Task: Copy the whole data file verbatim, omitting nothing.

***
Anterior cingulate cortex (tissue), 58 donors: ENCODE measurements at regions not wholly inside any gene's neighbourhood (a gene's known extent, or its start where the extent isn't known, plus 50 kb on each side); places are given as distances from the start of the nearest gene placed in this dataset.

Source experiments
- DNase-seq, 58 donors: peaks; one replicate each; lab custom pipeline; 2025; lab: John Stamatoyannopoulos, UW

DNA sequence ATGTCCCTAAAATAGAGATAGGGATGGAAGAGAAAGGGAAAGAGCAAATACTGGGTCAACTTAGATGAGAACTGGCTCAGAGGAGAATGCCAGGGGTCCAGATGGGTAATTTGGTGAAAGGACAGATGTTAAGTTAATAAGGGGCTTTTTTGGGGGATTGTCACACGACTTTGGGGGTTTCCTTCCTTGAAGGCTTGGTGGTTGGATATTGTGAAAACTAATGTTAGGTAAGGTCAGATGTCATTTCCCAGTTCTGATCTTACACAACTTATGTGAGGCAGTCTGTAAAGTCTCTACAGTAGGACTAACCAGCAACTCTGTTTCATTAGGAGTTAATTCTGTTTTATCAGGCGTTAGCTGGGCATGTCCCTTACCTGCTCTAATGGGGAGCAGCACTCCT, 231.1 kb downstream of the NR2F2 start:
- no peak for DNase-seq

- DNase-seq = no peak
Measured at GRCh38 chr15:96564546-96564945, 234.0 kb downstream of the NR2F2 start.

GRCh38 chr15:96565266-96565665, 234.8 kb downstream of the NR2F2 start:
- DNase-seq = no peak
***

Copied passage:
Anterior cingulate cortex (tissue), 58 donors: ENCODE measurements at regions not wholly inside any gene's neighbourhood (a gene's known extent, or its start where the extent isn't known, plus 50 kb on each side); places are given as distances from the start of the nearest gene placed in this dataset.

Source experiments
- DNase-seq, 58 donors: peaks; one replicate each; lab custom pipeline; 2025; lab: John Stamatoyannopoulos, UW

DNA sequence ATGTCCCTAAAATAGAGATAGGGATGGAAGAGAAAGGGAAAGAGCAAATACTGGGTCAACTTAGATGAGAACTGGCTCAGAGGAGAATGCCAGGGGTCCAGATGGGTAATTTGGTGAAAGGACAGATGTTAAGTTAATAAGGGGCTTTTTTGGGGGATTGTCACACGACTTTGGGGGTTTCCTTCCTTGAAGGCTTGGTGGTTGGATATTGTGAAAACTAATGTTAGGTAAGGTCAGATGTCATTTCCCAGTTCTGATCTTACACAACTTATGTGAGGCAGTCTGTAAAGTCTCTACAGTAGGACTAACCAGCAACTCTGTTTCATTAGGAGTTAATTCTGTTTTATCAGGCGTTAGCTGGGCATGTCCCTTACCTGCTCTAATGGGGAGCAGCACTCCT, 231.1 kb downstream of the NR2F2 start:
- no peak for DNase-seq

- DNase-seq = no peak
Measured at GRCh38 chr15:96564546-96564945, 234.0 kb downstream of the NR2F2 start.

GRCh38 chr15:96565266-96565665, 234.8 kb downstream of the NR2F2 start:
- DNase-seq = no peak